Work-Life 10/5/2016

Don’t Tell Me You’re Passionate

By Leslie Juvin-Acker

Whether I am at Shmooz events or in my office, I often hear the phrase uttered out of the mouths of job seekers, “I’m passionate about…” more than I care to hear.

“I’m passionate about…” could mean a million different things and just about every time, the phrase falls flat because it’s void of emotion. It’s unfortunate, that in the job search, we’ve torn away the emotional component from what could otherwise be a powerful introductory phrase.

Passion is invoked by emotion. When I’m sitting face to face with someone who is, in reality, desperate to get a job and hardly passionate about anyone and anything else - it shows. When you’re at this point, don’t tell me you’re passionate. Tell me how you really feel.

Tell me about the helplessness you feel.How disconnected from your truest desires and from everyone around you because you’ve got fears and insecurities standing in the way. Tell me how you’re frustrated that the key people you think can help you to get ahead have let you down or have blown you off. Tell me how you’re totally confused about your future because you’re not even sure of what you want beyond getting a job to survive.

Tell me about all of these experiences because that’s what you’re passionate about - you’re just not aware of it.

Some of you might say, “This is absurd of me to say during my job search! Nobody will hire me that way.”

Believe me, you’re saying it - indirectly. Because you can’t tell me what you’re passionate about besides “surfing, or making products, and leading people” and the good old stand by cliche, “Being the best,” I can clearly see your inability to articulate your deepest desires and inspirational forces means that your mind - and your energy (therefore your passion) are somewhere else.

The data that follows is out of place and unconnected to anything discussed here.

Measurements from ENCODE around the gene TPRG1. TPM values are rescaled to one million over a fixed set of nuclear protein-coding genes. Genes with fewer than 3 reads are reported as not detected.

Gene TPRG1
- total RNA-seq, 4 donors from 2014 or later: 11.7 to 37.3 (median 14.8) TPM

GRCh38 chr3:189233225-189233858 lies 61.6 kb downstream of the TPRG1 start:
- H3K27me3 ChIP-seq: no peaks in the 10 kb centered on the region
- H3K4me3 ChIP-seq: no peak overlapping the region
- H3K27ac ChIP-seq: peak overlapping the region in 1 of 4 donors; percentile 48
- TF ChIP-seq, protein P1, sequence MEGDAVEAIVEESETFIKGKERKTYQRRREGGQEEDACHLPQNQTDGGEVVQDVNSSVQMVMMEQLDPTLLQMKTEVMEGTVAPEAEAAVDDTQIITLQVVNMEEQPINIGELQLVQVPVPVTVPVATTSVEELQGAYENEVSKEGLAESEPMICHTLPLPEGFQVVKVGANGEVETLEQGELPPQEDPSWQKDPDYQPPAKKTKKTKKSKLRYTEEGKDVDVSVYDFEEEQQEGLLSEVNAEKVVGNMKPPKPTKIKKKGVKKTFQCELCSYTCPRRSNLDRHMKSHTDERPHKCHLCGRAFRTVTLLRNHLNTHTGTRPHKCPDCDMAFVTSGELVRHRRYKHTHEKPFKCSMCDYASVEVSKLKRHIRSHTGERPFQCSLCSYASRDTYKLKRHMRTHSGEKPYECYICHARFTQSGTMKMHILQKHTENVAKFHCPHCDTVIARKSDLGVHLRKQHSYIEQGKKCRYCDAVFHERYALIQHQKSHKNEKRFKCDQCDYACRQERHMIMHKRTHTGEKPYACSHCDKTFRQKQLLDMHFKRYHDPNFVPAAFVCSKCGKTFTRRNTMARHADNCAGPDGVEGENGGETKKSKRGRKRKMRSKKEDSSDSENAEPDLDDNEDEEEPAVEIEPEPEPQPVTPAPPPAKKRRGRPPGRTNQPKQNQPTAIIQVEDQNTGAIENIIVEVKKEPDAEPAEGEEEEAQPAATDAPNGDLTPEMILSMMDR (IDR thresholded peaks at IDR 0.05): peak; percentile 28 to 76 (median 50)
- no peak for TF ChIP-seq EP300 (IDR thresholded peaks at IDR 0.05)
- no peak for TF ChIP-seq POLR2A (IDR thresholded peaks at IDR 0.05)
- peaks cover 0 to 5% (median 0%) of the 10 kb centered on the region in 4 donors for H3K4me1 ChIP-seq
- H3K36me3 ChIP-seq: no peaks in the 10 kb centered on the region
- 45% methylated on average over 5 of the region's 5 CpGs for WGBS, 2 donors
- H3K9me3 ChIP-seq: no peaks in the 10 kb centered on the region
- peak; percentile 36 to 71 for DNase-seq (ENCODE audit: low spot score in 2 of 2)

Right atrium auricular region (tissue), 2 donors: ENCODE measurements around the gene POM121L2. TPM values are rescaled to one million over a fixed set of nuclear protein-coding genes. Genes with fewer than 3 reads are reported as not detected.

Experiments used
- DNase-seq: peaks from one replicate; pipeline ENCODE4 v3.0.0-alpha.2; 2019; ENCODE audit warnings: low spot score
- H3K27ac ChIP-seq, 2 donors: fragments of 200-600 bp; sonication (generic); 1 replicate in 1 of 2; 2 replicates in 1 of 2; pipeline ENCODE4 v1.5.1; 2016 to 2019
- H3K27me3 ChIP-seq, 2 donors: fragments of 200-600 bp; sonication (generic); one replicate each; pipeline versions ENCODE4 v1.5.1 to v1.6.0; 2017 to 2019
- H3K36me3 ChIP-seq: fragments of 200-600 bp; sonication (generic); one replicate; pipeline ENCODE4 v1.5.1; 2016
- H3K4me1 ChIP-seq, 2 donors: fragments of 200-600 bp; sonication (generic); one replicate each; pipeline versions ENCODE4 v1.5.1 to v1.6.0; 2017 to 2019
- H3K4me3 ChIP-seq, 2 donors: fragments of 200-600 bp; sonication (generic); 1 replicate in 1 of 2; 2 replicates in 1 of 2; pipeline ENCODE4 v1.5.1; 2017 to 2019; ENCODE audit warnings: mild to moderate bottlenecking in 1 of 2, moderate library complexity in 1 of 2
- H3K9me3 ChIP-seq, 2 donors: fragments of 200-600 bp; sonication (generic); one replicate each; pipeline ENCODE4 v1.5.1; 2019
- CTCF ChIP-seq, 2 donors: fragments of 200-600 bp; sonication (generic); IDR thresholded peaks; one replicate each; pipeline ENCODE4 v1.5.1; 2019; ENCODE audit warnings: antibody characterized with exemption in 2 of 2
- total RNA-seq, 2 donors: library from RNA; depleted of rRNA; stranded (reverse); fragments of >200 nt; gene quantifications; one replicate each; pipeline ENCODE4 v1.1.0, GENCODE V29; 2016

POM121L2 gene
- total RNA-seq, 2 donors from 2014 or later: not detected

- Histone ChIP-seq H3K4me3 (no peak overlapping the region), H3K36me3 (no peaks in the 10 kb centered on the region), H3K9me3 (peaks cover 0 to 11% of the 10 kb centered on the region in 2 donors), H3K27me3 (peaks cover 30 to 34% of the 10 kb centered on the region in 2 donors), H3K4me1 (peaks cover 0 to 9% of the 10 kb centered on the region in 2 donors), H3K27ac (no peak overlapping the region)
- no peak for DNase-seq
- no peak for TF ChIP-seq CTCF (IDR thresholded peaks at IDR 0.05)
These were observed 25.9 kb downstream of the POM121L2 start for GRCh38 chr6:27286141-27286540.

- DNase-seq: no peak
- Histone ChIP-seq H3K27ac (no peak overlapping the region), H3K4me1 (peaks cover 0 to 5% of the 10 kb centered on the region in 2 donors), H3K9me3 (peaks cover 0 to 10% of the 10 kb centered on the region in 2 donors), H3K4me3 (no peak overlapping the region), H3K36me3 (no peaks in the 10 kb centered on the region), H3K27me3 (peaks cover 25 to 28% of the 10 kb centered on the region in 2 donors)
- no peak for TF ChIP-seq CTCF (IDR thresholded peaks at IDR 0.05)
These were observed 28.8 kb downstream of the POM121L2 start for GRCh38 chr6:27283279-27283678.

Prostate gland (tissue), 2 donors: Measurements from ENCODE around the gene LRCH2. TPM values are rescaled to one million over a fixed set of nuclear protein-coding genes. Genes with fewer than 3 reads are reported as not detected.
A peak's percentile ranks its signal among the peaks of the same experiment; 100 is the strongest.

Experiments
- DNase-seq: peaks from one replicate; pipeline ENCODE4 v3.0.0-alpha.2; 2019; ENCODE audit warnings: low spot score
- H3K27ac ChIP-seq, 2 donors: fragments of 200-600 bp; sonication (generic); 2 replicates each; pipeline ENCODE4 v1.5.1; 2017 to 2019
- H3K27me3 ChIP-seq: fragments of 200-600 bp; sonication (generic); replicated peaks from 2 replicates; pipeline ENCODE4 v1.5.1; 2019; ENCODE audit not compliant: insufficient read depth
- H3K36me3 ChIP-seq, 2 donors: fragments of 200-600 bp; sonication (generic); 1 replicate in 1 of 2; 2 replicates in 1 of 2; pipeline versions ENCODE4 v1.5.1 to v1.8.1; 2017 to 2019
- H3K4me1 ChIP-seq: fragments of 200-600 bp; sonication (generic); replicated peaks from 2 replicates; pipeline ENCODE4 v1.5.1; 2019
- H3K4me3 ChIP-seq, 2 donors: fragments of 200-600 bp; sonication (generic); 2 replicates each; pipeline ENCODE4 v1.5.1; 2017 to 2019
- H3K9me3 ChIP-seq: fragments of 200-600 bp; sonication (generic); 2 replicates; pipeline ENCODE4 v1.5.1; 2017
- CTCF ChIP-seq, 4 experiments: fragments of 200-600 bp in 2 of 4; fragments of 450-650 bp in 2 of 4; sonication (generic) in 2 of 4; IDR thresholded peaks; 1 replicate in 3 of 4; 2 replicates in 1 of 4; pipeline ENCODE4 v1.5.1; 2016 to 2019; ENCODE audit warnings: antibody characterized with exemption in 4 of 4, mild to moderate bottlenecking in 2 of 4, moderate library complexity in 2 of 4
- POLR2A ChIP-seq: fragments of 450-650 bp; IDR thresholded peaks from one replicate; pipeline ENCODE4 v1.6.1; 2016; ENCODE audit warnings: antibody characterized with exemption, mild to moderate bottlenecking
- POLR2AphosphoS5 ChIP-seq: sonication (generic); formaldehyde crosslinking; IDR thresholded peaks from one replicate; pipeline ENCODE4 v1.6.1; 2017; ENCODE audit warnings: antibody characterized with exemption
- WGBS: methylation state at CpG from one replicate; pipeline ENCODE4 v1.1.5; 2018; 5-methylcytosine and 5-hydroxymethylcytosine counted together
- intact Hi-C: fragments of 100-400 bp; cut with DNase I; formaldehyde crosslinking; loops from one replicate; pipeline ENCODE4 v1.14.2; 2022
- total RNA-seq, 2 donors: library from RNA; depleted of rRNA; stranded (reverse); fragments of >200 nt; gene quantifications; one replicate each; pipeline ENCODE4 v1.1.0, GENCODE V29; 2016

I’ve seen hundreds, if not a thousand people in nearly a decade of coaching to recognize where your energy is directed. Just own up to the insecurities, the fear, and call them out instead of living in denial, trying to convince yourself (and others) that they’re not there. Stop saying that it’s everybody else’s fault when what you’re really saying is, “I can’t help myself.”

The thing is - it’s perfectly acceptable to not know how to help yourself sometimes. What doesn’t work is expecting the wrong thing to fix the mental and emotional blocks. Even if you were to get a job - even the job - it wouldn’t fix your deep-rooted fear of, let’s say, ageism. You’d start looking for it the second you got on the job. And, 9 out of 10 times you’d find it - because that’s where your mind and energy (read: passion) are.

So, work through what’s really bothering you. Sit down and tell me what’s up. Don’t tell me, in rehearsed, beauty pageant form what you think you’re passionate about when I can clearly hear and feel the incomplete answers and see your lack of vision. If you can’t see it - it’s because you’re not looking in the right direction. Working on eliminating the blocks is the very process that’ll clear up your view. And, when you can see it, feel it, and know it - chances are, I will, too, when you tell me what you’re passionate about.